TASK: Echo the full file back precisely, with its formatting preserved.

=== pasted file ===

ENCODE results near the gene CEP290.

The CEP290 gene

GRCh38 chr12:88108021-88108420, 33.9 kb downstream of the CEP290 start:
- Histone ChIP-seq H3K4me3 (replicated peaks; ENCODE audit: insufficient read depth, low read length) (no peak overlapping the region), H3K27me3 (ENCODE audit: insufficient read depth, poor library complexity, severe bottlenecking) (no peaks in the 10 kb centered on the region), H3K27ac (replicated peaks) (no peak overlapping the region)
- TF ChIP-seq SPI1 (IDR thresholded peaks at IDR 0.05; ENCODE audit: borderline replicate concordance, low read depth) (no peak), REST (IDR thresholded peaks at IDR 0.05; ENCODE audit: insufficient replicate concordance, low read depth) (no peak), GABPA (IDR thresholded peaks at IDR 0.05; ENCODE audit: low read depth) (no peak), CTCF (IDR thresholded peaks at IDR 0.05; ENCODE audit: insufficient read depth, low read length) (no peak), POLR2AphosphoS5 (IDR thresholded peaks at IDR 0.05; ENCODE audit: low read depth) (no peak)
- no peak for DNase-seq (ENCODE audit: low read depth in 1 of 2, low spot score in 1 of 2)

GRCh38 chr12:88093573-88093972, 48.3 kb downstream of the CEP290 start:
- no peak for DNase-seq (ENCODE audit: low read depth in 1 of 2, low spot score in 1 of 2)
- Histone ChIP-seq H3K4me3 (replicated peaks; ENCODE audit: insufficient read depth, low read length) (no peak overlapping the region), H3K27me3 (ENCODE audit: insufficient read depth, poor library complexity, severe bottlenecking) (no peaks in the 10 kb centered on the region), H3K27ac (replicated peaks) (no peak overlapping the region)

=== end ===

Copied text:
ENCODE results near the gene CEP290.

The CEP290 gene

GRCh38 chr12:88108021-88108420, 33.9 kb downstream of the CEP290 start:
- Histone ChIP-seq H3K4me3 (replicated peaks; ENCODE audit: insufficient read depth, low read length) (no peak overlapping the region), H3K27me3 (ENCODE audit: insufficient read depth, poor library complexity, severe bottlenecking) (no peaks in the 10 kb centered on the region), H3K27ac (replicated peaks) (no peak overlapping the region)
- TF ChIP-seq SPI1 (IDR thresholded peaks at IDR 0.05; ENCODE audit: borderline replicate concordance, low read depth) (no peak), REST (IDR thresholded peaks at IDR 0.05; ENCODE audit: insufficient replicate concordance, low read depth) (no peak), GABPA (IDR thresholded peaks at IDR 0.05; ENCODE audit: low read depth) (no peak), CTCF (IDR thresholded peaks at IDR 0.05; ENCODE audit: insufficient read depth, low read length) (no peak), POLR2AphosphoS5 (IDR thresholded peaks at IDR 0.05; ENCODE audit: low read depth) (no peak)
- no peak for DNase-seq (ENCODE audit: low read depth in 1 of 2, low spot score in 1 of 2)

GRCh38 chr12:88093573-88093972, 48.3 kb downstream of the CEP290 start:
- no peak for DNase-seq (ENCODE audit: low read depth in 1 of 2, low spot score in 1 of 2)
- Histone ChIP-seq H3K4me3 (replicated peaks; ENCODE audit: insufficient read depth, low read length) (no peak overlapping the region), H3K27me3 (ENCODE audit: insufficient read depth, poor library complexity, severe bottlenecking) (no peaks in the 10 kb centered on the region), H3K27ac (replicated peaks) (no peak overlapping the region)